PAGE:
Yudhisthira: Will you lie when you know the consequences will be in your favor?
Updated: Jul 31, 2022
Blog #5: The price of honesty and integrity
Honesty is not free in this world. Is it?
Can someone be honest and yet speak a lie?
Do you lie sometimes so you don't hurt the person you are talking to?
What constitutes a lie? What is a half-truth?
Is it your fault if someone mishears your comments?
Are you willing to suffer the consequences of uttering a half-truth?
Yudhisthira was the son of Lord Dharma, his divine yet surrogate father and Kunti born though the invocation of a divine chant that summoned Lord Dharma. Being the first born son of King Pandu, He was first in line to the throne and becomes the heir apparent creating immediate resentment in the minds of prince Duryodhana, first born son of the caretaker King Dhritarashtra. Yudhisthira was revered for his justice and honesty. As the Mahabharata war finally starts, he even gives soldiers fighting on his side who believed in the cause of the opposition to switch sides to do so without fear and thus welcomes Yuyutsu to his side. After the defeat of grandsire Bhishma, the Kaurava commander, his teacher Dronacharya unleashes mayhem on the Pandava army. Yudhistira is faced with the grim reality that victory is not attainable without a small aberration on his blemishless character. He must utter a deceptive white lie to force the opposing general, Drona to lay down his weapons. Victory therefore comes at a cost. He lied for the first and only time in his life. The consequence he pays for this lie is watching his siblings suffer in hell while his adversaries gloat in heaven. The agony at this injustice that he feels is the price he pays before he passes to heaven. Thankfully God does reveal to him upon reaching heaven that the vision he saw was an illusion. His siblings are in heaven and will join him there.
Our null hypothesis for the Yudhisthira persona
Yudhistihra was a wonderful child and his personality is full of excellent attributes that made him a natural choice to be the heir to the throne at Hastinapura. He was strong, bold, honest, high integrity, respectful to elders, kind, generous and also skilled in battle, especially with a spear. His greatest acknowledged attribute is that he never lied. Almost! Among all the characters of the epic, I believe he is the easiest to characterize. He was almost blemishless except for just one half-truthful statement he utters. He did have an addiction to gambling and alcohol that cost him dearly twice and led to a genocide.
Relevance in today's PC world: Yudhisthira challenges us in a great way. He was a wonderful child and his personality is full of excellent attributes that made him a natural choice to be the heir to the throne at Hastinapura. He was strong, bold, honest, high integrity, respectful to elders, kind, generous and also skilled in battle, especially with a spear. His greatest acknowledged attribute is that he never lied. While almost! But his half-lie is very relevant in today's world. What is a half-truth? Is a half-truth a half lie? Is a lie uttered for the cause of Dharma justified due to its noble purpose? Is there no consequence for the half-deception? There clearly is a lethal one here. Drona dies due to this half-truth, half-lie statement.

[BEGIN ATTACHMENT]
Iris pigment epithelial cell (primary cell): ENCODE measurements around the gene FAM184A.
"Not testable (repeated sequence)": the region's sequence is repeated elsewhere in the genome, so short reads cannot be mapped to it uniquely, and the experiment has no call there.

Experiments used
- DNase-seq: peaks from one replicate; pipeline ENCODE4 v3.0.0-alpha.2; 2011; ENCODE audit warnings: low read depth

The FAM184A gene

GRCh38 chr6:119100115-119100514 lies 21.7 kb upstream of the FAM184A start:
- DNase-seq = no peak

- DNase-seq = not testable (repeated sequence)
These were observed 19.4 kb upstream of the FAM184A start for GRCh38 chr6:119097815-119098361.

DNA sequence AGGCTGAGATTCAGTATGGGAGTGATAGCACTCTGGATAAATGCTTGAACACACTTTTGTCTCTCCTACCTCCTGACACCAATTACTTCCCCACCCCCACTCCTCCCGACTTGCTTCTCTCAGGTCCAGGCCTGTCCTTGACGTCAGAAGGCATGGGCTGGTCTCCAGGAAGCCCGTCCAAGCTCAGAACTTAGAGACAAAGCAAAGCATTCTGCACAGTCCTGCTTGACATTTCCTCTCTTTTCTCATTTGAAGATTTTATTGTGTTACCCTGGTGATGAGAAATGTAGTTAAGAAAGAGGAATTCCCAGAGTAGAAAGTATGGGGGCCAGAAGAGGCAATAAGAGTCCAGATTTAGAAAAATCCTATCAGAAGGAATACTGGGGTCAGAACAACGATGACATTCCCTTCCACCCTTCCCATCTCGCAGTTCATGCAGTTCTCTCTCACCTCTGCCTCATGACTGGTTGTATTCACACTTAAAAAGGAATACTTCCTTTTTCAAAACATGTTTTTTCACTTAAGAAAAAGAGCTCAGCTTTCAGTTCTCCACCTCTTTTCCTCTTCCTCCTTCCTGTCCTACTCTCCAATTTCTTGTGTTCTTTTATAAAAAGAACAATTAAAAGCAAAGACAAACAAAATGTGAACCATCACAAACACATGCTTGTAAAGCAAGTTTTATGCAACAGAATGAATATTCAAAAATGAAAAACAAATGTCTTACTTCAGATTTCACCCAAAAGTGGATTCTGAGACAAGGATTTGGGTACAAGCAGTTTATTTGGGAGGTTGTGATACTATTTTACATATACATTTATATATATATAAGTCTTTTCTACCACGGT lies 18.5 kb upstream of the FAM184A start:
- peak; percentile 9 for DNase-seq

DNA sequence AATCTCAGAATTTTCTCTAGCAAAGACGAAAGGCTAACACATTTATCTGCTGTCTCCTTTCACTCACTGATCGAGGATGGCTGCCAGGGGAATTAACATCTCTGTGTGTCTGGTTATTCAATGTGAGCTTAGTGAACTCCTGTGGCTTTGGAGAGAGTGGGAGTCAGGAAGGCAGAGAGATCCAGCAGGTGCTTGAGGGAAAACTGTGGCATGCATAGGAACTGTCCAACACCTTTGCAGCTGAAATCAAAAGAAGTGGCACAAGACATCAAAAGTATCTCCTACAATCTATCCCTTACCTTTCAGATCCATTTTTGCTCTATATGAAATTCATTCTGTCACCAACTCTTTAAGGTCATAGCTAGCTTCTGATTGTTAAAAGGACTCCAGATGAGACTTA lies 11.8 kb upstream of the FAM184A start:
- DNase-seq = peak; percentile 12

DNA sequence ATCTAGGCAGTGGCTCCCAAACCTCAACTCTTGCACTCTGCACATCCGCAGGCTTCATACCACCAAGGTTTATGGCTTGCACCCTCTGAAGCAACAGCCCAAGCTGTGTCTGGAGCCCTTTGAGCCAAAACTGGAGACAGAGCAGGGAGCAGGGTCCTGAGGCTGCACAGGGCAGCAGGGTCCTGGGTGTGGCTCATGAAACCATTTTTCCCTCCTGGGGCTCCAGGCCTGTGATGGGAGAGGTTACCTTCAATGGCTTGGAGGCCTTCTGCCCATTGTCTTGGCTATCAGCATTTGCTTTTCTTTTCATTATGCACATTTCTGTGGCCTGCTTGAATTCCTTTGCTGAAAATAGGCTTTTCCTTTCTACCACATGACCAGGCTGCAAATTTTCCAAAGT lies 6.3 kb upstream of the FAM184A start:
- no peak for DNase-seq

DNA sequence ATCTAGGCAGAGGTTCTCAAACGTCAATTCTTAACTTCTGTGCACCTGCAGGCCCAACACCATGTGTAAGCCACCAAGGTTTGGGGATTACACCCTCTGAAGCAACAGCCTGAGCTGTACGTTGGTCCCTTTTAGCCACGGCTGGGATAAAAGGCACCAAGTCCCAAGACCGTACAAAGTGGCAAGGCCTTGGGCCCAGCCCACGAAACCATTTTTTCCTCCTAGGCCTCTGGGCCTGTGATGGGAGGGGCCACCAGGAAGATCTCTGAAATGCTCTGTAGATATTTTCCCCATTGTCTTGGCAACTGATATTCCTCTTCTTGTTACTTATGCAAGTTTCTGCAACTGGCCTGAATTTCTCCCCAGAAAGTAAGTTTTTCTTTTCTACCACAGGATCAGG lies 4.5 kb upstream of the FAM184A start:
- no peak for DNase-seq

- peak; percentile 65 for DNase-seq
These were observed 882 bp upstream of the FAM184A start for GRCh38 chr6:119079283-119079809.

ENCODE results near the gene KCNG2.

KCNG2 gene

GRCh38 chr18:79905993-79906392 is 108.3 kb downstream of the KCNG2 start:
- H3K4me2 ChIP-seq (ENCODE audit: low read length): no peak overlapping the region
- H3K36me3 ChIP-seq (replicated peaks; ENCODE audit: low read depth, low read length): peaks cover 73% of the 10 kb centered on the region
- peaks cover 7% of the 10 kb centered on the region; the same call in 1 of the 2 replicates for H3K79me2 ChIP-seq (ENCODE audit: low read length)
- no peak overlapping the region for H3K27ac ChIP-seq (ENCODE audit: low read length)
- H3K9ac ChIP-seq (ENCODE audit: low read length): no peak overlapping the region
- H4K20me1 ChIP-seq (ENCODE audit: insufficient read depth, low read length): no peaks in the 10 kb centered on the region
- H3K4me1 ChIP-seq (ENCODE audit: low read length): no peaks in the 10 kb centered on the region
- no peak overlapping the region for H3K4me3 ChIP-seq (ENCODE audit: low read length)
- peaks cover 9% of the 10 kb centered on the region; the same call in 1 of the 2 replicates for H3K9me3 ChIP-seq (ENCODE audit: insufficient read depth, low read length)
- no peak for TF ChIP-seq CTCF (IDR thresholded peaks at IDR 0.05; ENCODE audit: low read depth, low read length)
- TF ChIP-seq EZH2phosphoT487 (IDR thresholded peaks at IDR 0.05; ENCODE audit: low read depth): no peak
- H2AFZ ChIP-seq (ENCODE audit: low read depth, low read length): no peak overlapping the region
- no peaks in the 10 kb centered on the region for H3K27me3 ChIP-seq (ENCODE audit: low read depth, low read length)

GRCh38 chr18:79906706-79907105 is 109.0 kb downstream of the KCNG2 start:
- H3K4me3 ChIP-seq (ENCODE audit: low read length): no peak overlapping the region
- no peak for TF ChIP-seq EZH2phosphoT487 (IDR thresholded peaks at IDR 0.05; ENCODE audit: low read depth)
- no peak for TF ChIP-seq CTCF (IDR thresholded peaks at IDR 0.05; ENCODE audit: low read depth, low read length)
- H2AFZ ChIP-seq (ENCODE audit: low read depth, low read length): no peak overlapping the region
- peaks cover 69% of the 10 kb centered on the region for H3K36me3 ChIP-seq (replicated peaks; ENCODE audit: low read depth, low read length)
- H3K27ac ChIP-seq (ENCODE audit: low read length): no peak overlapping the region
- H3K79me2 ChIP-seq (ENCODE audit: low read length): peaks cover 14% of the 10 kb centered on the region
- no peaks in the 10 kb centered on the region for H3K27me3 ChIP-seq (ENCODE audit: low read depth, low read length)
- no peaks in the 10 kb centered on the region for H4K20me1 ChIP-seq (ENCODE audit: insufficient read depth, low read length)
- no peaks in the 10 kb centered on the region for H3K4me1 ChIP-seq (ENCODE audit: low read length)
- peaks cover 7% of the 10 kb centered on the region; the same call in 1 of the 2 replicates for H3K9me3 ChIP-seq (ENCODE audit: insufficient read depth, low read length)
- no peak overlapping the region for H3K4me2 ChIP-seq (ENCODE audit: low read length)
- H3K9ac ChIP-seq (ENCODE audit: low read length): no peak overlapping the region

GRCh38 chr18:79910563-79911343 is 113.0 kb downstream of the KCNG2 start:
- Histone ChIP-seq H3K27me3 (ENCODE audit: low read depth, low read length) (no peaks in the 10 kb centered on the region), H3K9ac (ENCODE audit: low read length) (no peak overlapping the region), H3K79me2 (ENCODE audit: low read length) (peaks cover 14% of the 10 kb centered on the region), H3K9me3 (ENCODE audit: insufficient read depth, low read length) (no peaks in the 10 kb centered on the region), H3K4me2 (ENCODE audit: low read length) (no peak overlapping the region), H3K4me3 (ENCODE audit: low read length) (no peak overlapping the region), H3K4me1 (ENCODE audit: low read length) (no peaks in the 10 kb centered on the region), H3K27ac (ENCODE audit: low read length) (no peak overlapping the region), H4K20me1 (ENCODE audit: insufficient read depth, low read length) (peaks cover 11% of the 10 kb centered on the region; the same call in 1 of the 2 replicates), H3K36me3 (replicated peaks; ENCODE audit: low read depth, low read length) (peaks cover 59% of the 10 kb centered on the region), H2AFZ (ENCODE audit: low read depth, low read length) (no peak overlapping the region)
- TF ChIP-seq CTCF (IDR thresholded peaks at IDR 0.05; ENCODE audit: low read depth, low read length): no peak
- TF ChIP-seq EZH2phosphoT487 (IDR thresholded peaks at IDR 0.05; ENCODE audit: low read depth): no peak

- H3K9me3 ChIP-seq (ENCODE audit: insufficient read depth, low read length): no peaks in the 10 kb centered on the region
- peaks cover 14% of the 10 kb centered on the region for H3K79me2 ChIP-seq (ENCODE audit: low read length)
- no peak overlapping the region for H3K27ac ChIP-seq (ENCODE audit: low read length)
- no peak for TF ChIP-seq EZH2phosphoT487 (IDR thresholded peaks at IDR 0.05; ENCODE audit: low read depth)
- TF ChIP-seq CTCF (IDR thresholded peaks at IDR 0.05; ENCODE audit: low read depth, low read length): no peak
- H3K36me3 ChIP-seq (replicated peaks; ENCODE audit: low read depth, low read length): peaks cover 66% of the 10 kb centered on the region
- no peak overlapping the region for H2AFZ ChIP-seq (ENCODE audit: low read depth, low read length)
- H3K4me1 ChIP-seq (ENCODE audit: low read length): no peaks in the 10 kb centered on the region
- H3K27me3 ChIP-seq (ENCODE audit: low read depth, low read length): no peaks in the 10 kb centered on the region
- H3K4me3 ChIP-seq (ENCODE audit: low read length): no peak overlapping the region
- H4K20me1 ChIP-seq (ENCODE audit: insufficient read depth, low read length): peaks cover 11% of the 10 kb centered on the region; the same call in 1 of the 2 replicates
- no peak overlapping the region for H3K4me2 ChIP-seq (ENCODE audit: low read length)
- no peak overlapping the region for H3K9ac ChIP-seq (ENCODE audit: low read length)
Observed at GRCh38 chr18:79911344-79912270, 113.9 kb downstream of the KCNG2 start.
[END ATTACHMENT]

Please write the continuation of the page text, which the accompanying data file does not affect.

Let me give you an example of PC speak (chock full of white lies) - I love the word "INTERESTING" in response to an idea or a suggestion. This is a frequent response from just too many people to too many things. Interesting- it can mean everything from "you are full of it" or "I don't think that's gonna work" to a passive bystander. There are many other mutations of this word interesting before it gets to the real meaning- "Wow, I love that idea and gosh, darn, why didn't i think of it? Even if i did, I am not gonna tell you that is mighty clever of you. All you will get from me is the tepid INTERESTING". It is like the "pass" bid in Contract Bridge. What it hides is far more than what it reveals. You might as nock your arrows, now.
Being honest in today's world is very hard but not impossible. Our family and friends do seek honesty and its sibling, integrity in all of us. Few seek 100% honesty, not unless we are very close and also empathetic to each other's perspective. The other side of the equation is also very important, especially at work. Are we willing to win at all costs, even use the soft white lie to get ahead at work? Are we willing to risk the climb to the next rung of the corporate ladder?
Luckily, we can blame Yudhisthira for this trend. He wanted victory against those standing in the way of Dharma and could actually blame God for forcing the white lie from his mouth the sake of victory. God wanted the good side to win so he forces the honest prince's hand. So there, do you feel better now? We mere mortals can breathe easier, say our white lies and say, wow, that's an interesting perspective on honesty !! How much of Yudhisthira is in you ?